The five amateur divisions finals were run and won in stunning Ho’okipa conditions today. The red-hot favorites all held their nerve under the intense pressure of expectation to win their respective divisions with power and style.
The first final up was for the Grand Masters. The wind was still filling in as the finalists hit the water so it was light but the ocean was offering up some beautiful clean swells in the head-high to occasional logo-high range. It was just about perfect. Two long-time Maui locals, Jeff Henderson and Greg Aguera, had a close heat exchanging waves throughout. Henderson had been dominant all week heading toward this final, and it was no surprise to see him sailing very strongly, but he was not without his challengers. At one point, Aguera went for a great aerial and almost pulled it off, but it wasn’t to be, and with that crash he lost his one chance to surpass the in-form Henderson. Augera was forced to settle for 2nd place. Ho’okipa’s unofficial mayor, Rob Funk, sailed a great heat riding in his classic stylish way, but on this day his lip hits were no match for the more powerful styles of Henderson and Aguera. Funk took 3rd. In 4th spot was the Guadeloupe legend Martin, who struggled to catch waves in the final and was unable to show his best form that we saw in earlier heats.
Hot on the heels of the Grand Masters, the Youth U/17 final hit the water and the action immediately heated up. There was an extraordinary run of set waves pumping through the heat, which were torn to pieces by these talented and aggressive young riders. Right out of the gate it looked like Takuma Sugi from Japan was going to dominate. This young pro fleet rider had wave selection that was second to none, and his aggressive lip hits and daring late hit aerials lifted him above his rivals for a solid win. The young Italian, Nicolò Spanu, sailed a high-energy and aggressive heat to claim 2nd ahead of the two young gun local boys, Luc Guidroz and Z’ Schettewi. All of this on a school day!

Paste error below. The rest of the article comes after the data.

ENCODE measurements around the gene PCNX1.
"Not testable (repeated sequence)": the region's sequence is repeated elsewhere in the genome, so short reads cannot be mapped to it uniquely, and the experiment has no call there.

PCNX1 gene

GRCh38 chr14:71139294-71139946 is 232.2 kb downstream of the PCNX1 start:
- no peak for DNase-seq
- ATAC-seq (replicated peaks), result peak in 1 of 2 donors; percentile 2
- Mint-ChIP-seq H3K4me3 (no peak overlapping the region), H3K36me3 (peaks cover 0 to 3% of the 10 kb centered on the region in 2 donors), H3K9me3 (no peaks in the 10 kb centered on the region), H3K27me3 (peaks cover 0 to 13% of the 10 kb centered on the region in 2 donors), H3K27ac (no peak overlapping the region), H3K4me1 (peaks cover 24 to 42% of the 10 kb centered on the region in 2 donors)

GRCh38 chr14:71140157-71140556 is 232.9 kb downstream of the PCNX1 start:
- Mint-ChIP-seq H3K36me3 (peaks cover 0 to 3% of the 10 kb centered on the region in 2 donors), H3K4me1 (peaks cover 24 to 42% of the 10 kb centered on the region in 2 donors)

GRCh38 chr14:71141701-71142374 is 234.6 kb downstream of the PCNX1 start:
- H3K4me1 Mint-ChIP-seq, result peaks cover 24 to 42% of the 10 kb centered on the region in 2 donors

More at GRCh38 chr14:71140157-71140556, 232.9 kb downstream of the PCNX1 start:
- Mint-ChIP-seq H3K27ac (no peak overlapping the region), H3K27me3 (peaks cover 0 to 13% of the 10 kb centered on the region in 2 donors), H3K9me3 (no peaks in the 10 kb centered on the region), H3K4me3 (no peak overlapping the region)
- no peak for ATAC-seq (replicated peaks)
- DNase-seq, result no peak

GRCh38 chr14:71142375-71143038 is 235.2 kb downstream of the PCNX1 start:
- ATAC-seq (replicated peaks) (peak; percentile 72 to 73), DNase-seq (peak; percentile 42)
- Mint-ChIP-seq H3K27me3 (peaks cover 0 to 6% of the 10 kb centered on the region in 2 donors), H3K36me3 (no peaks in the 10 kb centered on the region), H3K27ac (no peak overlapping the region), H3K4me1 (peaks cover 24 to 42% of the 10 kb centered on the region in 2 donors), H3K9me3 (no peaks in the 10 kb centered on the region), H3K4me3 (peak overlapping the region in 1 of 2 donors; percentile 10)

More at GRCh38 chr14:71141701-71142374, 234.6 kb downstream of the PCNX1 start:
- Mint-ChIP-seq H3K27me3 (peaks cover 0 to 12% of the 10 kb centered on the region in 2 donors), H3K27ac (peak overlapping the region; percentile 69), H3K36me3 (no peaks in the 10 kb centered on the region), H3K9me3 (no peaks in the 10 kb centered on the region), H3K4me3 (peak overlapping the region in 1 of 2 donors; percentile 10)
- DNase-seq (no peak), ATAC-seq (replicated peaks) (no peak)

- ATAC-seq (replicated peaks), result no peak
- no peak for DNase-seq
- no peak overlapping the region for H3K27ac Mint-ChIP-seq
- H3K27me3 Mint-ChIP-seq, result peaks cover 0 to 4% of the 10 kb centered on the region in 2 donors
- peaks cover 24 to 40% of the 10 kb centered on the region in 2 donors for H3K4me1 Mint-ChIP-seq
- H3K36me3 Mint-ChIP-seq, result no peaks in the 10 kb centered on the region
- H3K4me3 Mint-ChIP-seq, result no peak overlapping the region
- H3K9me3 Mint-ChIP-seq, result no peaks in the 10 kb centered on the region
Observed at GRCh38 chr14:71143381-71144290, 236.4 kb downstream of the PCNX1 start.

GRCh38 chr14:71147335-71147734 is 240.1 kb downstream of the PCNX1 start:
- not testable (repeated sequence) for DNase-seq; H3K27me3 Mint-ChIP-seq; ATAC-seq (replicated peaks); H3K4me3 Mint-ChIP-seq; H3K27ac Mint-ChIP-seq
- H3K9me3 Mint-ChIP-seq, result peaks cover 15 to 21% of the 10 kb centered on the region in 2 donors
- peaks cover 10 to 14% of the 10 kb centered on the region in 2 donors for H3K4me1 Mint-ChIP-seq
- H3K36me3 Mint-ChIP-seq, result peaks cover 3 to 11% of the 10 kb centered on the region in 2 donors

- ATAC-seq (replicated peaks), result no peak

After the ocean pumped so many set waves into the U/17 final it calmed considerably for the Masters final that followed. The Masters fleet is tough. It includes 22 riders, at least 9 of whom competed in the pro fleet this year. Many others have been pro riders in years past. Making the top 8 is a major achievement. Making the final 4 is a serious career highlight. The intensity of this final was highly anticipated amongst the amateur divisions and spectators gathered on the Ho’okipa hill to watch. The heat opened with a flurry of action as each rider scored a solid ride in the opening two minutes. The ocean then took a long breath and the riders began searching ever more desperately for their second wave scores as the 20-minute heat counted down. It was close between red-hot favorite, Ilya Escario and Paul Karaolides, after Karaolides had a rip-roaring first wave ride with two huge powerful turns right on the lip in the critical sections. Escario had his work cut out for him but he was cool under the pressure. He steadily built his two wave scores with solid wave selection, precision turns, and clean aerials to rack up a lead that the others could not touch. Escario was 1st with a delighted Karaolides in 2nd. Last year’s Masters champion and hero of the Aloha Classic live-cast show, Kai Katchadourian, had to settle for 3rd place this year, with Canadian aerialist, Patrick Bergeron, taking 4th after wiping out on a big aerial in the early stages of the heat that could have made the difference.